• Check the background of the builders through multiple sources. Look out for people who have known the builder for a reasonable period of time, preferably beyond 10 years, and who can shed light on their intent, integrity and their character in conducting business
    • Check how much of their own money is being invested to know the extent to which they have their skin in the game. There needs to be complete transparency in terms of the amount of ‘own money versus debt’ being utilized by the builder
    • Understand the financials of the project in which you are investing. Understand the contingency plans due to roadblocks like slow pace of sale of units due to factors beyond control
    • Go back to the builder to gather more details if required
  5. Initiate negotiation process only if basics in place: Once the SWOT analysis by the investor gives the right indicators, and basics are in order, then get on to the negotiation table to further dwell upon the terms and conditions. Again, do not be in a hurry to lend the money for want of returns; The deal offered by the builder for your investment should be reasonable and realistic returns, and NOT be unbelievably high for a sleeping partner. Make sure your interests are protected, and not highly in favour of the builder by leaving you high and dry. Professional help at this stage is in order
  6. Engage with the builder in person: Never ever take a decision unless you meet the builder and people involved face to face. Ensure you are able to establish the identity of the key people who are shareholders of the company concerned. Once all the information is in place, it is prudent to avail professional help (Chartered Accountant and/or Lawyer) before getting on the negotiation table, and bring-up 3 scenarios: viz. ‘best-case scenario’, ‘average-scenario’, and ‘worst-case-scenario’ on the returns
    • Do not deliver a decision or get on the bargaining table in the first meeting. Do not be in a hurry to close the deal
    • Understand the offer, and first ensure that the principle amount is safe. Do not skip to the step of negotiating unless the basics about the credibility of the party is established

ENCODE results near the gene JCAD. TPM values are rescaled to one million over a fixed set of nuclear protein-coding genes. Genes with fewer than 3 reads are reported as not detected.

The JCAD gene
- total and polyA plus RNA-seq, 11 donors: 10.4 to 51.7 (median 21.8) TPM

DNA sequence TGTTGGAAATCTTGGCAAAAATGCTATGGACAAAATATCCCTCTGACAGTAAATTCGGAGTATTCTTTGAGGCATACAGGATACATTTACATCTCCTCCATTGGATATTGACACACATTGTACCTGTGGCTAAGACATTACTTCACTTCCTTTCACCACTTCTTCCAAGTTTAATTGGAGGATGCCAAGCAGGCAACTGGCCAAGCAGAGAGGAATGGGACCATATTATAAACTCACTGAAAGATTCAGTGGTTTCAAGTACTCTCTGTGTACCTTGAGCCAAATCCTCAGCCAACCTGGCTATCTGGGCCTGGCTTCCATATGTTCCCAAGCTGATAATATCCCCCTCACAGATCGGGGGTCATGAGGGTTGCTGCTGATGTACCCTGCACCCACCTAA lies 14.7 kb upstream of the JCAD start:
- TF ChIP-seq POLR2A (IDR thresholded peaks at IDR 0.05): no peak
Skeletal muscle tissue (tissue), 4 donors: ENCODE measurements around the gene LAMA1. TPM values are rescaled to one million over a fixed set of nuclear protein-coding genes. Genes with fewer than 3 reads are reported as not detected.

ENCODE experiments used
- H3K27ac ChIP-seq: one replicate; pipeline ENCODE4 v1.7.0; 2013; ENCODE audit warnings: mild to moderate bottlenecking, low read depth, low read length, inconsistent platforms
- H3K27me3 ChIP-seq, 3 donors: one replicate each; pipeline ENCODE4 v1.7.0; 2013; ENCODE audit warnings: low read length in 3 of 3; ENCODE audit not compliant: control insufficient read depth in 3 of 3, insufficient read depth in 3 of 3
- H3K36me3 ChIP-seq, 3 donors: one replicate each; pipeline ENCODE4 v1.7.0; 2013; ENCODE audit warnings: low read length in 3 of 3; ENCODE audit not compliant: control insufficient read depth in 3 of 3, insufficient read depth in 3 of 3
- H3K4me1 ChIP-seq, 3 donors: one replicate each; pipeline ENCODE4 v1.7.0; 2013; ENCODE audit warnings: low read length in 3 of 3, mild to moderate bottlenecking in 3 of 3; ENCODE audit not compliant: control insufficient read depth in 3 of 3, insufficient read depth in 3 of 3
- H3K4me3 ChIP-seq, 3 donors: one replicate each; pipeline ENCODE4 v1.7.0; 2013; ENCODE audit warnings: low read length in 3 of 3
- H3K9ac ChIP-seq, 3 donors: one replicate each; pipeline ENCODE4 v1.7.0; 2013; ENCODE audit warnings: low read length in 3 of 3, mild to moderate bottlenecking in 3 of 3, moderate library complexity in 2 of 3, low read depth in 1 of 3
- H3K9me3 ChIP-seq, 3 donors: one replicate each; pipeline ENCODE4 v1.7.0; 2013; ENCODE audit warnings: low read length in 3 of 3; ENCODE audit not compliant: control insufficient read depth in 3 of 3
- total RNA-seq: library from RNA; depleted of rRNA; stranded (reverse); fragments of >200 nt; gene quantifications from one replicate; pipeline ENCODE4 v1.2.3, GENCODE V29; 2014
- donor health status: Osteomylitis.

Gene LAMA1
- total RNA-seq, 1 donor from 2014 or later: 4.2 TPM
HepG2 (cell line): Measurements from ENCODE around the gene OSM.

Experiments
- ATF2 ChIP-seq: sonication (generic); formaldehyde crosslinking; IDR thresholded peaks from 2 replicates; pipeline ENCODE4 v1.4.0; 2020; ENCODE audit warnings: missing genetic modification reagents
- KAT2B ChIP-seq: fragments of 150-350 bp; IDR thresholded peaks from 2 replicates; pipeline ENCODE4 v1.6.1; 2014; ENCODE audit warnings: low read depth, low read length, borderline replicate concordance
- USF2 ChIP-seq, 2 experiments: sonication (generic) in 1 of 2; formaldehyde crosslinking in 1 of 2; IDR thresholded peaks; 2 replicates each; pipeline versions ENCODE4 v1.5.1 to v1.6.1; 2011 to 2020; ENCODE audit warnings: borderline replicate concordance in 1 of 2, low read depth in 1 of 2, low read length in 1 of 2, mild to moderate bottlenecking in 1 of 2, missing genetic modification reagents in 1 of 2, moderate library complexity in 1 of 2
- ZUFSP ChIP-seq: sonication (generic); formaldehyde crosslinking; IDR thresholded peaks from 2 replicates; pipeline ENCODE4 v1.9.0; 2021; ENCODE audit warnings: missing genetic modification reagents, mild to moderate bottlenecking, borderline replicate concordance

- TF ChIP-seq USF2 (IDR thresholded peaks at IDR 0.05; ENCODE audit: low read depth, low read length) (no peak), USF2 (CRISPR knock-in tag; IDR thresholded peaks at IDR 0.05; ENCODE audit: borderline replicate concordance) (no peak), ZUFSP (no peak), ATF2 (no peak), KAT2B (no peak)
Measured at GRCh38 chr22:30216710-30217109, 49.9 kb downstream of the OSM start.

7. Take the final decision to invest post thorough discussions and assessments: The final decision of a ‘go’ or ‘nogo’ is internal to the investor, and must be taken basis the information, possible scenarios, the nature of the deal and the risk-appetite. Evaluation and assessment must be undertaken as follows:
    • Basis the evaluations, evidences, and factors considered, develop a yardstick of ‘accept’ or ‘reject’. This criteria must be in line with the investor’s ‘risk appetite’
    • Let there be multiple iterations before the decision is made to go ahead. Make a list of your ‘ask’ while getting on the discussion table
    • Discuss the facts, apprehensions, and possibilities threadbare. Again, judge the offer, and the builder basis the response; Ask for a provision for investors meet, and a forum to address investor’s grievances, if any
    • The lender must remain protected on the terms and conditions of the tenure and returns, with recourse to penalties in case of defaults or delays
    • In the eventuality of a litigation, the agreement must be enforceable in the court of law. The agreement must be signed only once the terms and conditions are clearly understood alike mutually by both parties
    • Go ahead and sign the agreement if the management team, the project, and the returns as well as the other factors of due-diligence exercise are favourable

The returns on the investments are subject to market conditions, and the investor needs to be prepared for some delays, so far as the returns are assured. If the property is and the builder team is good, it will eventually sell. 

Investor also must be aware that the money once given cannot be taken back abruptly before the expiry of the term, hence, not to invest more than what your personal finances permit. Avoid investing an amount (threshold) beyond which there could be a possibility of a distressed financial situation! The builder may not be able to give back the principle amount in case of an emergency at the investor’s end. Financial prudence is something every investor must exercise, and not stretch beyond reasonable means.

Conclusion

The most important factor to consider before parking your funds with a real estate builder remains their background, reputation and credentials. A real estate project with the right target segment, the right quality, the right value, and the right location sells fast! 

An investor needs to engage well on the ground to make this assessment, and choose to invest in the right project with the right builder! 

A builder who has a strong sense of business, integrity, and know-how to get the ingredients of the value proposition right is able to deliver and sell the inventory with ease. This in turn is the surefire recipe to high assured returns in the range of 15% to 20% annually for a real estate individual investor.

Thankfully, real estate investments have now become safer with the presence of regulatory bodies like RERA, and civic bodies like GHMC (in Hyderabad), which keep a close watch on the builders to construct and deliver the units of a project in a professional and timely manner. This has made the entire real estate sector well regulated, and by default safer to invest in. The safety cover available to the home buyer benefits the real estate investors as well, since the business opportunities also become safer when they fall under the purview of regulatory bodies

For a safe, worry-free and pleasurable investment experience, one needs to choose the right people offering the real estate business opportunity. Eventually, it’s all about the people you are dealing with!

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Please read on the article titled ‘Investing in Real Estate projects: exploring investment opportunities for a healthy return’ to delve further on the basics of investing directly in real estate